Facebook Wants To Read Your Mind, Literally
Facebook may have just been fined $5 billion for misleading users about how their data would be used by its platform, but that doesn’t mean it’s going to abandon its investment into a new headband capable of translating the blood flow in your brain into commands computers can understand. Their goal? To make it so effortless to use the tools and apps tools they own, you only need to think about it, another in its attempts to survive younger generations’ attempts to escape its model of social media.
Now, realistically, there’s pretty much no way that any tech conglomerate would ever be able to actually record and analyze your inner monologue for monetization because we’re still not sure how to actually read thoughts the way we usually imagine it’s done in sci-fi movies and Facebook is certainly aware of this. However, if it can understand what you want to type into its inputs, it can save this information for further use, just like it does already with things its users type but never actually post.
In this context, a brain-reading wearable would give the company a glimpse into what you’re thinking about typing but never do, allowing it to get a better picture of your impulses and motivations, and negating attempts at self-censorship. A wearable like this couldn’t pick up a stray thought, but if you wanted to respond to something enough to trigger intense activity in your speech motor cortex, Facebook will know your initial thoughts on the subject and can then use the information to offer advertisers even more refined targeting options.
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So far, the research itself has been focused on looking at information collected by implanted electrodes in the brains of patients undergoing brain surgery to better understand how those signals could be detected by wearable electronics, and the collected data is hardly a peek into the test subjects’ deepest, darkest secrets. Likewise, the resulting technology is going to be of tremendous value to patients who suffered from brain and nervous system trauma who could now communicate and control machines to help them take better care of themselves, so the technology itself certainly shouldn’t be frowned upon in principle.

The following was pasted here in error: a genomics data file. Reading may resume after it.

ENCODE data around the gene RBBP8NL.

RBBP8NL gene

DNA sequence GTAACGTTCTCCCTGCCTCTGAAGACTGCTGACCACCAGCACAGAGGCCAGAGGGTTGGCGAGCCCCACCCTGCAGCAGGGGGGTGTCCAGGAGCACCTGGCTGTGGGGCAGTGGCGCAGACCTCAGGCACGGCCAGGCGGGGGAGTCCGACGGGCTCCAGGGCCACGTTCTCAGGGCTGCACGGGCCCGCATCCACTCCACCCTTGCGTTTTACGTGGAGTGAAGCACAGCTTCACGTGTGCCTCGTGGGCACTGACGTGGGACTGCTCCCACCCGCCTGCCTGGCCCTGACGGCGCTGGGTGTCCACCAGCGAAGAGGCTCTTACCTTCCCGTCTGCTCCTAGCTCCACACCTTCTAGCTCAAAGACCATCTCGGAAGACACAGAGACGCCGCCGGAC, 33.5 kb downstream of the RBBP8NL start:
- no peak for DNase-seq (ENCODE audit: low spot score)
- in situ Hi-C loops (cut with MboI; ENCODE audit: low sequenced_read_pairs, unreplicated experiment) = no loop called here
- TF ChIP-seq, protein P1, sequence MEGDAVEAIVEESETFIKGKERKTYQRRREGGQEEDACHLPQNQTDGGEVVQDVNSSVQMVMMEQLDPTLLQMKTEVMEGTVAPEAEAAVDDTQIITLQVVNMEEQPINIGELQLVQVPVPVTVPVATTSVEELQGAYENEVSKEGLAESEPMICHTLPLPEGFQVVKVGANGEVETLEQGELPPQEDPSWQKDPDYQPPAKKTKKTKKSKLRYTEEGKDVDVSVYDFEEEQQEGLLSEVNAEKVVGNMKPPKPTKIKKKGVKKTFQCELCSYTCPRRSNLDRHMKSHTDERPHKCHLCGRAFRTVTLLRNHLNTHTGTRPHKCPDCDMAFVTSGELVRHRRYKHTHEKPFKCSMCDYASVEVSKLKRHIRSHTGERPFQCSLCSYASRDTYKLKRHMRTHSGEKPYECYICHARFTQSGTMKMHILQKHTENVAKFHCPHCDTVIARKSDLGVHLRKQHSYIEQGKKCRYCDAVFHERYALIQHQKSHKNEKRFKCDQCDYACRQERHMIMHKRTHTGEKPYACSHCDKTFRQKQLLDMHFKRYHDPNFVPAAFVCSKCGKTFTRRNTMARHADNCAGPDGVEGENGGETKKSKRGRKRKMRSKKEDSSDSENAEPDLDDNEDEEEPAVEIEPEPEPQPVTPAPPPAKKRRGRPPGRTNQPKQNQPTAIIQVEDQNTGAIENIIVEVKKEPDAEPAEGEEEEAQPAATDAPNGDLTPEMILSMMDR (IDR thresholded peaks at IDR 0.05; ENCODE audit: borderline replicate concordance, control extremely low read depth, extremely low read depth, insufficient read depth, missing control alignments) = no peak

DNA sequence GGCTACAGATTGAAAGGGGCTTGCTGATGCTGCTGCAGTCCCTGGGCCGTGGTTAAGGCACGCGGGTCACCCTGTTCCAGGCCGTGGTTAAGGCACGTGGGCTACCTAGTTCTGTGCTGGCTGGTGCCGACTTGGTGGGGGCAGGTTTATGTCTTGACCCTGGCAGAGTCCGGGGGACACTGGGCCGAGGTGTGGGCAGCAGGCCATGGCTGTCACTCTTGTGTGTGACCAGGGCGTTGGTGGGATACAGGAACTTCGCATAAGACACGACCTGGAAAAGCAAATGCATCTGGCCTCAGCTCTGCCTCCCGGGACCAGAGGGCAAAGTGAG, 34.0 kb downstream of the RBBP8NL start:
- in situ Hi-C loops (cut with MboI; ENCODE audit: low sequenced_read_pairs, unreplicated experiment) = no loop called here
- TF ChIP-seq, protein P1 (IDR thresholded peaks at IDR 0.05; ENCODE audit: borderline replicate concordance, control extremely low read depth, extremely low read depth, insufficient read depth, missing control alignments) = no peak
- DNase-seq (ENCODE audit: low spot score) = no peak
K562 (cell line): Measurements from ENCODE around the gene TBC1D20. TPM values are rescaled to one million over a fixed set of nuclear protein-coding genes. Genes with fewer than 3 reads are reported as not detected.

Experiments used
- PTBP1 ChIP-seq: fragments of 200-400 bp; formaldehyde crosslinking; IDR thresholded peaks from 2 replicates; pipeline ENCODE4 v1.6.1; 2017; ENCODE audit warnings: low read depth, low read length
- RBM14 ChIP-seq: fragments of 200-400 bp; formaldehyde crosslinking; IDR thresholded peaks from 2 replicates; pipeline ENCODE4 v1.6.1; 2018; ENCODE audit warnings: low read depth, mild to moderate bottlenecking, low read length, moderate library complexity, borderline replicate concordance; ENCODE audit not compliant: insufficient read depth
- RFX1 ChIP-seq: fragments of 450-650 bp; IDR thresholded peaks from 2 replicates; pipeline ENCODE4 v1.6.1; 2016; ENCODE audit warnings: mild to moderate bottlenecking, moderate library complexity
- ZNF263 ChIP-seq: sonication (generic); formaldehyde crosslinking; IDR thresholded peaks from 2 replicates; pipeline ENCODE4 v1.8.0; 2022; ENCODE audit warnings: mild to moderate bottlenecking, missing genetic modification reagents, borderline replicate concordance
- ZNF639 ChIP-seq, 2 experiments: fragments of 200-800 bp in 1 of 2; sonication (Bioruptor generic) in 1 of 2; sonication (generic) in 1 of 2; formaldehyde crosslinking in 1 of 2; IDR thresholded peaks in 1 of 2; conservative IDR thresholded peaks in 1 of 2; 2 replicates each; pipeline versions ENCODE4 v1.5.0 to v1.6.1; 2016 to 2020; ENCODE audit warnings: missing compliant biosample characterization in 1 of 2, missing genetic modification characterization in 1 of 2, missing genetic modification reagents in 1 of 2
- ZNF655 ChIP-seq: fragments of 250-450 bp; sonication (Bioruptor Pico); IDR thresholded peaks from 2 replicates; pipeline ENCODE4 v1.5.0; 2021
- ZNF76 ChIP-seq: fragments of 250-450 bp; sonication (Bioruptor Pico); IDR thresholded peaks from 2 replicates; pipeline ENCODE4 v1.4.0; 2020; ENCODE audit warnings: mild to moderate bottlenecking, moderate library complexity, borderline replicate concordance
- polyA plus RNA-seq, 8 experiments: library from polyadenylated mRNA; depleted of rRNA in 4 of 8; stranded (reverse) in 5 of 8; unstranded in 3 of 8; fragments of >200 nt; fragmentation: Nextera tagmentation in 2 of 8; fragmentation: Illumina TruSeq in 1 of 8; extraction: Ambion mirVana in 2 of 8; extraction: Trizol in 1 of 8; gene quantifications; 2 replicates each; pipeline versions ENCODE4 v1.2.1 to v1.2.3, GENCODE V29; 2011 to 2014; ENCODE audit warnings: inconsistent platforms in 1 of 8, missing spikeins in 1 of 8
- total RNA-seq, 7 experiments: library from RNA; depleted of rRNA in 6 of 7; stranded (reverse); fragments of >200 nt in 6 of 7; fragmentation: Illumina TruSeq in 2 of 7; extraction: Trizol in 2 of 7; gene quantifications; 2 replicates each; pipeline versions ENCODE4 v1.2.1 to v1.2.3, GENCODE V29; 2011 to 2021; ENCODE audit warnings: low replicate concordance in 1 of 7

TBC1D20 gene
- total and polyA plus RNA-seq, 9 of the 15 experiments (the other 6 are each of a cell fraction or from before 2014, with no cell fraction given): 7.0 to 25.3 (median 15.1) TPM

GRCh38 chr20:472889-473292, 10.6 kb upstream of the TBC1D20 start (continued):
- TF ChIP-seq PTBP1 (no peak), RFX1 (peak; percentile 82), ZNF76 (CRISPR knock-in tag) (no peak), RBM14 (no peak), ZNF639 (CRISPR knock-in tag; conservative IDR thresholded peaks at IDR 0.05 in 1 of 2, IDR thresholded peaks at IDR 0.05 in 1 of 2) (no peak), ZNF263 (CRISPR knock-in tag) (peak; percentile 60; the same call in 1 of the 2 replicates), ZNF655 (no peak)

But it does seem very disconcerting that a company infamous for playing fast and loose with its users’ data and cyberstalking them by exploiting loopholes in voluminous terms of service after promising to do better again and again and always failing to do so, is involved in any sort of research with the potential to glimpse inside our minds. The technology by itself is valuable and important enough to get interest from many other investors so it’s not as if this work would never happen without Zuckerberg’s largesse, and the fact that no rule governing how and by whom this sort of experimental data could be used should raise a lot of red flags for scientists, regulators, and the public.
If Facebook’s existing platform is already prone to widespread abuse, misuse, and exploitation by scammers, trolls, and propagandists, can you imagine the kind of havoc these bad actors could wreak if given the chance to buy a glimpse into what we might really think, even if we never actually share those thoughts with anyone else? It’s a recipe for disaster, and of all the companies that could be involved in brain-machine communication research, Facebook, with its short-sighted and shallow thinking, and utter inability to understand the implication of how its actions can backfire or take actual responsibility and improve when they do, is by far the worst. Their funding isn’t helping researchers, it’s tainting their work in the public eye, and with good reason.
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